Cheat (also known as B.S., bluff, and I-doubt-it) is a card game where the players aim to get rid of all of their cards. It is a game of deception, with cards being played face-down and players being permitted to lie about the cards they have played. A challenge is usually made by players calling out the name of the game, and the loser of a challenge has to pick up every card played so far. Cheat is classed as a party game. As with many card games, cheat has an oral tradition and so people are taught the game under different names. The game is called "I Doubt It" by Edmond Hoyle and is sometimes known as "Bullshit" or "Bologna" in the United States.
1 How to play 2 Variants 3 National variants
3.1 Verish' Ne Verish' 3.2 Canadian/Spanish Bluff 3.3 China
4 References 5 Further reading
How to play Normally, a pack of 52 playing cards is used, but the game can accommodate more players by shuffling together multiple packs of cards and occasionally includes the jokers as wild cards. A dealer is chosen and the cards are shuffled and dealt (normally using a Western deal) until all the cards are dealt. The first player is either the first player dealt to or sometimes in variants the first person with a specified card (usually the Ace of Spades). Play proceeds in the order of the deal. The objective of the game is to be the first player to get rid of all their cards. A turn consists of a player placing a specific number of face-down cards into the middle of the table, from their hand, and making a claim as to what those cards' rank is (e.g. "two sevens"). They are permitted to lie about the rank of these cards, and the claim may have to be a lie if the player has no cards of the required ranks. The first play of the game must call aces; subsequent calls must be exactly one rank higher, with kings being followed by aces and continuing again. Once a player has made a claim, every other player has until the next player places their cards down to call "cheat" (or a similar phrase) if they think the player was lying. If a claim is challenged in this way, the cards played by the challenged player are revealed. If the challenge was correct and the player was lying, the lying player must take the entire stack of cards as a punishment. If the challenger was wrong, however, they must take the stack. Play continues in normal rotation as the next player starts a new pile. The first player to empty their hand (and not lose a challenge on the final play) is the winner. The game may be continued to determine second and subsequent places, and in some versions the game continues until a loser has been established. Variants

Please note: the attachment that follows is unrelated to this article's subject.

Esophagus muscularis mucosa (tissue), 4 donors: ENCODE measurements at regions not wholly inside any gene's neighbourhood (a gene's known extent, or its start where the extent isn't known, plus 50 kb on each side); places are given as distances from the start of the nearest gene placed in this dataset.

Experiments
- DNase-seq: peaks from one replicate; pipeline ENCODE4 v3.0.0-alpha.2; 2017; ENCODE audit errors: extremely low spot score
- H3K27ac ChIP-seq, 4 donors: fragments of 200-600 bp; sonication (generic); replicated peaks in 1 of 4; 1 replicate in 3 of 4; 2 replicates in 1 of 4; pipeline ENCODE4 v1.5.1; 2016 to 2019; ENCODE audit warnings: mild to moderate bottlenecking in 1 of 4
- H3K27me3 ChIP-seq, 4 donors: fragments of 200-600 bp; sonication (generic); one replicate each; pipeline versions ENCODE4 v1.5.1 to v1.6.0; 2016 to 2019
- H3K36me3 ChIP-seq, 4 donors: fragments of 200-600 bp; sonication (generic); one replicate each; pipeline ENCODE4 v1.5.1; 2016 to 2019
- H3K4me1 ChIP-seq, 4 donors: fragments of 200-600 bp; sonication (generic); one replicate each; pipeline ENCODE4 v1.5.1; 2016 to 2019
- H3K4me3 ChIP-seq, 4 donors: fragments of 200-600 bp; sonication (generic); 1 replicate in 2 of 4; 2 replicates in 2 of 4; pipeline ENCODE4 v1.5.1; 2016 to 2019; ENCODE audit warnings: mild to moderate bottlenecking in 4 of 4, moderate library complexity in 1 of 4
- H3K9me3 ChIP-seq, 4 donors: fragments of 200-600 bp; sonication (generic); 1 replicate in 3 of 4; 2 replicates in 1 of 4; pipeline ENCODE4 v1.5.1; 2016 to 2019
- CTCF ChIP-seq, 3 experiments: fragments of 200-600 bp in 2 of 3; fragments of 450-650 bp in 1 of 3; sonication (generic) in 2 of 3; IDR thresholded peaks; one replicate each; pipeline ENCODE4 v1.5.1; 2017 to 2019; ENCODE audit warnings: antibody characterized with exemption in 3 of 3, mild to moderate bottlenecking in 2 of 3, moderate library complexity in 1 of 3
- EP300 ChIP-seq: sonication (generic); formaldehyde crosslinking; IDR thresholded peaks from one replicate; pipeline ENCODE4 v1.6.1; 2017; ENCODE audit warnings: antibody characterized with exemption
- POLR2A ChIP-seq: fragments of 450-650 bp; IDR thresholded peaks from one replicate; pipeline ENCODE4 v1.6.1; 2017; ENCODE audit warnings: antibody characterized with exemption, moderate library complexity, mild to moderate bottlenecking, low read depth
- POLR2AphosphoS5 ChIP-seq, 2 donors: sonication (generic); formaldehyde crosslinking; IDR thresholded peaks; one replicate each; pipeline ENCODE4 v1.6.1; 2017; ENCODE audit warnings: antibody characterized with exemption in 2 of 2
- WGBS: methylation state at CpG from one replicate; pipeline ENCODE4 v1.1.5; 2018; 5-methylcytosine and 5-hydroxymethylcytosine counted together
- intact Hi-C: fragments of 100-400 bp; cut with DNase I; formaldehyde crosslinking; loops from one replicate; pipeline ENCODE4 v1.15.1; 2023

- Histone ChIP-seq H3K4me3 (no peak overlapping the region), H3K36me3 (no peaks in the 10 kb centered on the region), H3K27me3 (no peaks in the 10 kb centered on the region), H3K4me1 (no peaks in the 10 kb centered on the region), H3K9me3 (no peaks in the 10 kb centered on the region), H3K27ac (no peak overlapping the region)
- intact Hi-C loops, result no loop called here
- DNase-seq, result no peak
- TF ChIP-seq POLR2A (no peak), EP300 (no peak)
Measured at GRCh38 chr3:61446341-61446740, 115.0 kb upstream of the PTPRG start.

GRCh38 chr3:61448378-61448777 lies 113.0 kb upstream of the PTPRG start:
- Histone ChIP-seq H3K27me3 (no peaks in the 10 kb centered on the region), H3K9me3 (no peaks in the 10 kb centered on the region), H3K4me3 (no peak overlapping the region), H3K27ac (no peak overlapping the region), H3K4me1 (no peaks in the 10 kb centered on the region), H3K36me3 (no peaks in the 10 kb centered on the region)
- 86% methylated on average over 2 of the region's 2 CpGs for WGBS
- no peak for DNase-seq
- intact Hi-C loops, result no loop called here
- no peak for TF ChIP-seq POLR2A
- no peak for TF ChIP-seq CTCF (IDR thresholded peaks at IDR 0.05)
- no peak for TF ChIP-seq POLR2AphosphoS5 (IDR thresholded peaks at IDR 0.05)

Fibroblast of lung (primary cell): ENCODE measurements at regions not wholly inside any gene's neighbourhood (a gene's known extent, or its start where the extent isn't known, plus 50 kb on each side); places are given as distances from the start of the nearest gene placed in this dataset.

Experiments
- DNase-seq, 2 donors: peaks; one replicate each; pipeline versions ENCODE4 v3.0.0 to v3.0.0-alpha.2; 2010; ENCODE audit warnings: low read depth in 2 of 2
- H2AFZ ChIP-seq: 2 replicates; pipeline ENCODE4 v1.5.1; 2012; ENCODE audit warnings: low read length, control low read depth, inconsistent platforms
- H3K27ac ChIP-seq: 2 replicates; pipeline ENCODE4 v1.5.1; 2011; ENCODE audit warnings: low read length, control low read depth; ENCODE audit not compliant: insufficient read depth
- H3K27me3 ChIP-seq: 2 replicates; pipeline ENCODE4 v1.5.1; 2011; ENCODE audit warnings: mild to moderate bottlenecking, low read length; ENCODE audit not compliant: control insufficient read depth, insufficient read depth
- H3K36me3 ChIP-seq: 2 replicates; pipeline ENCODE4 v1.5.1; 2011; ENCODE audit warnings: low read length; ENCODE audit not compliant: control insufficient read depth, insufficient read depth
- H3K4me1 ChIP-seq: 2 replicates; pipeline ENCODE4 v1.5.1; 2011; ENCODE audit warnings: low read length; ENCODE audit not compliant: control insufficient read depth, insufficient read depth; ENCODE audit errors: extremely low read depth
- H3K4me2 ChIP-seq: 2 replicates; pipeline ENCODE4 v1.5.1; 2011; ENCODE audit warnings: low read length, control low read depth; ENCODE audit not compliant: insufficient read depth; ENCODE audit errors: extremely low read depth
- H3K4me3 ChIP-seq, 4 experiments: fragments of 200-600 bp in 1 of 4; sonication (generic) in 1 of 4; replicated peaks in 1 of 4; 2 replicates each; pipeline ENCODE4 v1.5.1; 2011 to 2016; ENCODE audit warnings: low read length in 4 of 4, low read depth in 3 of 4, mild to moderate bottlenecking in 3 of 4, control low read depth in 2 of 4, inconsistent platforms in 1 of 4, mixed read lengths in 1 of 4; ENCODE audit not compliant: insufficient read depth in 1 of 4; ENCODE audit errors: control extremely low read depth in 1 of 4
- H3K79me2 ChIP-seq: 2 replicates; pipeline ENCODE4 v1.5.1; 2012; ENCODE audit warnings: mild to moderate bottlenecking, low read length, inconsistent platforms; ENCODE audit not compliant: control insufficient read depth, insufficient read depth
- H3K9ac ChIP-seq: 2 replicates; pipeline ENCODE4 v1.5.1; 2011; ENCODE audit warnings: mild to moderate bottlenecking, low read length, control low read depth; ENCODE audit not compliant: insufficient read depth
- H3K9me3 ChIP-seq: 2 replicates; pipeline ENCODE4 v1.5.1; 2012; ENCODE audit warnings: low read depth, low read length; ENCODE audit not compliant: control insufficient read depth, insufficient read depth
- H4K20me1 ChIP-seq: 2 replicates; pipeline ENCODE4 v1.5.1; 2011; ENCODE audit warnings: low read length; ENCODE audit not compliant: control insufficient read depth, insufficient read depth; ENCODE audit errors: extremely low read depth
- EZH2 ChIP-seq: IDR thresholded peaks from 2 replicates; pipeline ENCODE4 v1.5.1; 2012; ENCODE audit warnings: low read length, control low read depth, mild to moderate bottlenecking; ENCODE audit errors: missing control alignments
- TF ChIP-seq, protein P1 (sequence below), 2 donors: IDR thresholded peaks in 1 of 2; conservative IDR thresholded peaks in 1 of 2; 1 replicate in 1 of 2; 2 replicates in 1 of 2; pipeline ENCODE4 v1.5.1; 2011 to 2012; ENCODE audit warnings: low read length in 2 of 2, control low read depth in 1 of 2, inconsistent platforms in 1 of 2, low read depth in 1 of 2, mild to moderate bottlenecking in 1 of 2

A common British variant allows a player to “skip” a turn and pass their go if they don’t wish to lie or if all the cards of that rank have clearly been previously played. Some variants allow a rank above or below the previous rank to be called. Others allow the current rank to be repeated, or progress down through ranks instead of up. In some variations a player may also lie about the number of cards they are playing, if they feel confident that other players will not notice the discrepancy. This is challenged and revealed in the usual manner. It also can be played with the colloquially used name 'Bolivian Rules' where the players must continue placing down cards claiming them to be the same number as the original card until someone calls "Cheat" or everyone decides to pass a turn.
Verish' Ne Verish'
The Russian game Verish' Ne Verish' ("Trust, don't trust") is similar
to Cheat, and is known as Russian Bluff, Chinese Bluff or simply as
The dealer deals out all the cards to all players, as evenly as
possible. The first player to go chooses any rank to start with, and
places one, two or three of cards of that rank face-down, and calling
out what they claim to have played. A player's claim need not be
The next player may either call the previous player's bluff by saying
"ne veryu" ("I don't trust") or simply turning over the played cards,
or accept their play, either by saying "veryu" ("I trust") or taking
their own turn without comment.
If a bluff is called, the played cards are revealed to see whether
they match the previous player's claim – if the challenger is right,
the previous person picks up all the cards and the challenger starts a
new round. If the challenge is wrong, the challenger picks up all the
cards and the next person (in some variants, the previous person gets
the right to start a new round) starts a new round with the rank of